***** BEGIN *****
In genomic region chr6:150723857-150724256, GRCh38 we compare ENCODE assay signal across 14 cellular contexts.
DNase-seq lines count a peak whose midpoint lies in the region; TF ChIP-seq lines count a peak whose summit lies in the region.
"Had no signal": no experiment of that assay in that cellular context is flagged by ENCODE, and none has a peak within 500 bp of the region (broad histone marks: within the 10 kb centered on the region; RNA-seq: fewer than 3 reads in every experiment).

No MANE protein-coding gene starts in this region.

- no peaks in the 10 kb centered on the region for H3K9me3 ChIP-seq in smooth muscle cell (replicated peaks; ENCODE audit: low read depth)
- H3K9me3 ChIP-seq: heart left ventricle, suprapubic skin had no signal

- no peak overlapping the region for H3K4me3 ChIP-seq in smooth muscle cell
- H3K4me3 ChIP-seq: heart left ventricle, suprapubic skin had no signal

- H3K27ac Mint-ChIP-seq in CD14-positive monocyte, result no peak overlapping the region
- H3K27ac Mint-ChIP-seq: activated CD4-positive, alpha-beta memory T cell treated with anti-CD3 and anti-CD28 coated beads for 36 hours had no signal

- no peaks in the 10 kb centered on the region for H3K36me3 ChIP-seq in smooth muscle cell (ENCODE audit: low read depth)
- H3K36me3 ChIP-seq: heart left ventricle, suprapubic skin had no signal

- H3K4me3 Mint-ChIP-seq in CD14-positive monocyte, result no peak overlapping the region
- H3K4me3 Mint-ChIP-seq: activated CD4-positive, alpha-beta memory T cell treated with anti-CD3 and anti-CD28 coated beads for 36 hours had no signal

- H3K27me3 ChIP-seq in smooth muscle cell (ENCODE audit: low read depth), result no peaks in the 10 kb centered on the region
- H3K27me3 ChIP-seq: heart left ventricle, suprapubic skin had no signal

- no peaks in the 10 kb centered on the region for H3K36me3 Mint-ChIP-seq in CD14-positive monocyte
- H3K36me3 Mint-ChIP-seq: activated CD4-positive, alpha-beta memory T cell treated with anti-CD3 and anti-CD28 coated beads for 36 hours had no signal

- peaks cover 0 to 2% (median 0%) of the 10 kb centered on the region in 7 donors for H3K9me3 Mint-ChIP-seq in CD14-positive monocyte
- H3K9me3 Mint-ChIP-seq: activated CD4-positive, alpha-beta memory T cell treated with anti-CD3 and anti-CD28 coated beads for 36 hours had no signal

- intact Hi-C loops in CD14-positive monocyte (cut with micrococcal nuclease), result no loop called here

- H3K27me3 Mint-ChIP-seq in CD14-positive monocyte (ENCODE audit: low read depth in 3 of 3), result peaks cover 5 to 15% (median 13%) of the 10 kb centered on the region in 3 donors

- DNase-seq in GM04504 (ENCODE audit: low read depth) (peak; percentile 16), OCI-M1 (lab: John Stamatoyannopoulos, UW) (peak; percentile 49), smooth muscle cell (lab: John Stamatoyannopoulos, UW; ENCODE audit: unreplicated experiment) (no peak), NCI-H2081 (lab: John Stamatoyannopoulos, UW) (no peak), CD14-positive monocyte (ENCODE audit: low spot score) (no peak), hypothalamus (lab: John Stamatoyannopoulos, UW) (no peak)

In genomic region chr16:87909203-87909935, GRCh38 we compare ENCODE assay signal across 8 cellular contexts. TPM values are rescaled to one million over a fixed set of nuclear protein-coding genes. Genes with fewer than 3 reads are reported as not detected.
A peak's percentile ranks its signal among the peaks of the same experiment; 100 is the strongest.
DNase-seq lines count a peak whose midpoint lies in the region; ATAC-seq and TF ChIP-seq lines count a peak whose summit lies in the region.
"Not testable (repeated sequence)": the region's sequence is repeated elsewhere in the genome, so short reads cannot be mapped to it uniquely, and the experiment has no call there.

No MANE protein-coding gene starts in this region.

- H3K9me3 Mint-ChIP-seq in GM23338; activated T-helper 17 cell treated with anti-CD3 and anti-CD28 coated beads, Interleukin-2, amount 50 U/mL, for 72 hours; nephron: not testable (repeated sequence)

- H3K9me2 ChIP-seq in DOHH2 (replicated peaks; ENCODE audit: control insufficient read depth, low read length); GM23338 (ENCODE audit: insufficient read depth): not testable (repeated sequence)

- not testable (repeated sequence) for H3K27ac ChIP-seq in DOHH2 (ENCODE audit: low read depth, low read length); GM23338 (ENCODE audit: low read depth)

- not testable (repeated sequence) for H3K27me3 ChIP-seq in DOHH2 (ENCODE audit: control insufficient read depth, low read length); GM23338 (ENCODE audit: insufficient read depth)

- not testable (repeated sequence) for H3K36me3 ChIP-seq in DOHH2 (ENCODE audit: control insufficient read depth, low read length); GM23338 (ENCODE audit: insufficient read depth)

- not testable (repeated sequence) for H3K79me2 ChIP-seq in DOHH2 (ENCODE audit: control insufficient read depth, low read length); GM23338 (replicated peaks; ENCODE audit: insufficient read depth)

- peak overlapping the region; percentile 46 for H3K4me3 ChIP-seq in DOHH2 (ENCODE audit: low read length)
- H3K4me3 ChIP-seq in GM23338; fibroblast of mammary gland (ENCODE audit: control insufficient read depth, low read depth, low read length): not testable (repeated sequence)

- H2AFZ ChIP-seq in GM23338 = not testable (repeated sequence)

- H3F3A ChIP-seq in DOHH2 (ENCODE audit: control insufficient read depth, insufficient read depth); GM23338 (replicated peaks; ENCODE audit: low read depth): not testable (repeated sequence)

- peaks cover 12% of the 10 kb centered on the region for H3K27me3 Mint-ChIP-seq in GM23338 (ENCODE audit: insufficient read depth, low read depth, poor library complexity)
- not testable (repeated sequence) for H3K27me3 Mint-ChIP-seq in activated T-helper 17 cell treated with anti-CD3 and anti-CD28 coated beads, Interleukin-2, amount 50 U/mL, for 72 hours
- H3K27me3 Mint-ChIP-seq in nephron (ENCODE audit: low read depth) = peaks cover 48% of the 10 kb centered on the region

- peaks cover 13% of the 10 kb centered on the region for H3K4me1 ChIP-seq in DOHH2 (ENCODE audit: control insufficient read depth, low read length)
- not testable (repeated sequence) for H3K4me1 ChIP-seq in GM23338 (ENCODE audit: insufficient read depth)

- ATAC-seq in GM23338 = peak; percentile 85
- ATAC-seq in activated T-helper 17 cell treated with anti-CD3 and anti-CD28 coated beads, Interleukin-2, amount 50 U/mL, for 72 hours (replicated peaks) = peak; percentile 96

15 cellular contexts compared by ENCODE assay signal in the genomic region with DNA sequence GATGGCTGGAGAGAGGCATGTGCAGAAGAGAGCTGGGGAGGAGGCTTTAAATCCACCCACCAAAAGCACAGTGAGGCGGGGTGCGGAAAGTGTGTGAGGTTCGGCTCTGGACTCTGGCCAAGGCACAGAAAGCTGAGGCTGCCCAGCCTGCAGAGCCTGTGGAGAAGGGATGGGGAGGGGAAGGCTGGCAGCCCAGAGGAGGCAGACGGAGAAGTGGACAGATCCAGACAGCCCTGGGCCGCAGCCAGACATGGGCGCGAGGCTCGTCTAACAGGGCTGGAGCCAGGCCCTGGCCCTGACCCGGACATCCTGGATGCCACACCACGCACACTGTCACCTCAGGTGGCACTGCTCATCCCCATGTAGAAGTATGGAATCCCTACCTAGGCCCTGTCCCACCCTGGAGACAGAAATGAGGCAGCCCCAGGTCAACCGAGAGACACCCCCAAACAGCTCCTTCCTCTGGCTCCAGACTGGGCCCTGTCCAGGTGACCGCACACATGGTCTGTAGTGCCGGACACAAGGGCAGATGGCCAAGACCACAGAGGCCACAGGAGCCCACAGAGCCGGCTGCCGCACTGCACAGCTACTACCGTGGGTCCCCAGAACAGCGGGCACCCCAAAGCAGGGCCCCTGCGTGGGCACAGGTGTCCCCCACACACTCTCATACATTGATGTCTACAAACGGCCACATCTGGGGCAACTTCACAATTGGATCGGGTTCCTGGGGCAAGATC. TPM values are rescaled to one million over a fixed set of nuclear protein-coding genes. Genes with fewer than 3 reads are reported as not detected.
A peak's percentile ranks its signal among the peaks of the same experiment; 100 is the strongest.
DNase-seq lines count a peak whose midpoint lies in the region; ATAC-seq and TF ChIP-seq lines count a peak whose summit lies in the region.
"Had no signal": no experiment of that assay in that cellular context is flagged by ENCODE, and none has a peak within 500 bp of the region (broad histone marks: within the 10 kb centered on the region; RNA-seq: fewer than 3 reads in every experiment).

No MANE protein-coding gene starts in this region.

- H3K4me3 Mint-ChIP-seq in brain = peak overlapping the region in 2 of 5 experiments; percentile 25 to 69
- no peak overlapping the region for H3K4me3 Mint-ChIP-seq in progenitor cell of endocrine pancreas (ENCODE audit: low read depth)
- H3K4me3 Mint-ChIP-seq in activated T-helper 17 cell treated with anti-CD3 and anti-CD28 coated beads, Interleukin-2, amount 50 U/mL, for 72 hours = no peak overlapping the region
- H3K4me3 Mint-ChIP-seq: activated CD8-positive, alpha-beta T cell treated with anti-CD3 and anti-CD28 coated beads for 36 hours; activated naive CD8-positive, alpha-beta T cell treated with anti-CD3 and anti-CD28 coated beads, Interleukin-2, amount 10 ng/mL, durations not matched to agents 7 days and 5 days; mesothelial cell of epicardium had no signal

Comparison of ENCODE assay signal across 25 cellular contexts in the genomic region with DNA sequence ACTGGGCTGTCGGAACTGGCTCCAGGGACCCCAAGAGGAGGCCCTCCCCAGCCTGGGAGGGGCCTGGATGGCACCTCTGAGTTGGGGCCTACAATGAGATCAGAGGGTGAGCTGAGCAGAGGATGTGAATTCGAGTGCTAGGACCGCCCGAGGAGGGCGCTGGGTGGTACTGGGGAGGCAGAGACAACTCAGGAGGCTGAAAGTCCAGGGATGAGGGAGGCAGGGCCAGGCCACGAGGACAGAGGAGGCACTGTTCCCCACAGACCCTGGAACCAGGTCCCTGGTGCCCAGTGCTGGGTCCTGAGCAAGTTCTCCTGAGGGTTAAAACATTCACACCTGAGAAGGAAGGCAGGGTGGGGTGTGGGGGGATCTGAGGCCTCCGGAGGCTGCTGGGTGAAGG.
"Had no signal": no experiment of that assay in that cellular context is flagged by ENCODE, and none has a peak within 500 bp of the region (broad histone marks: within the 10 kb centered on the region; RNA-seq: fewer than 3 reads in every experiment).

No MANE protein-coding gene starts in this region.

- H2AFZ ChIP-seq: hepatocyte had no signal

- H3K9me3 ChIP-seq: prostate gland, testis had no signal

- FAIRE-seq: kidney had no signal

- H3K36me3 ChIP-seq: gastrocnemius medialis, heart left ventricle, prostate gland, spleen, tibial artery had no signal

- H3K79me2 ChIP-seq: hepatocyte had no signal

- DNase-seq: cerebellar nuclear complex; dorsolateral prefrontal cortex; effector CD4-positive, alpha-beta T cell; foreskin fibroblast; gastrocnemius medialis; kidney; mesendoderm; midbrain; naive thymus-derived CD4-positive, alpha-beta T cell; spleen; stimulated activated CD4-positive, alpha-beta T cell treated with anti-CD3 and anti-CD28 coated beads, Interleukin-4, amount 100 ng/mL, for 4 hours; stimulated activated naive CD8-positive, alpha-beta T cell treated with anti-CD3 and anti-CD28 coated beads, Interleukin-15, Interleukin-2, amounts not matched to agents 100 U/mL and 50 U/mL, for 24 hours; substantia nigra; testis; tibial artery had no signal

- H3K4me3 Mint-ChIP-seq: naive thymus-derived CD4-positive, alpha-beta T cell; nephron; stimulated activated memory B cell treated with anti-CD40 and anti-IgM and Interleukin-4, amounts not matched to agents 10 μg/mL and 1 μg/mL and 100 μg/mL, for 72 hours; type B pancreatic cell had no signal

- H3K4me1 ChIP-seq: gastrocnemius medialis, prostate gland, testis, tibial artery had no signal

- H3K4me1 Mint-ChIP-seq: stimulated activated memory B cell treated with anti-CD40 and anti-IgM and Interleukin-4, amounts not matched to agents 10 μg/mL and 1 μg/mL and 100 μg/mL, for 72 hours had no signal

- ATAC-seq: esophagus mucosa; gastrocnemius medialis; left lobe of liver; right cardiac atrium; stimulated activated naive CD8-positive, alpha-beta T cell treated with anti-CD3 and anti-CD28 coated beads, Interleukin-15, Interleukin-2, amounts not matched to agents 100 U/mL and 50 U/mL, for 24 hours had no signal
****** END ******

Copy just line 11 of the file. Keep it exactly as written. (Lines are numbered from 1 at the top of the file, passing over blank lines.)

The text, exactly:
- no peaks in the 10 kb centered on the region for H3K36me3 ChIP-seq in smooth muscle cell (ENCODE audit: low read depth)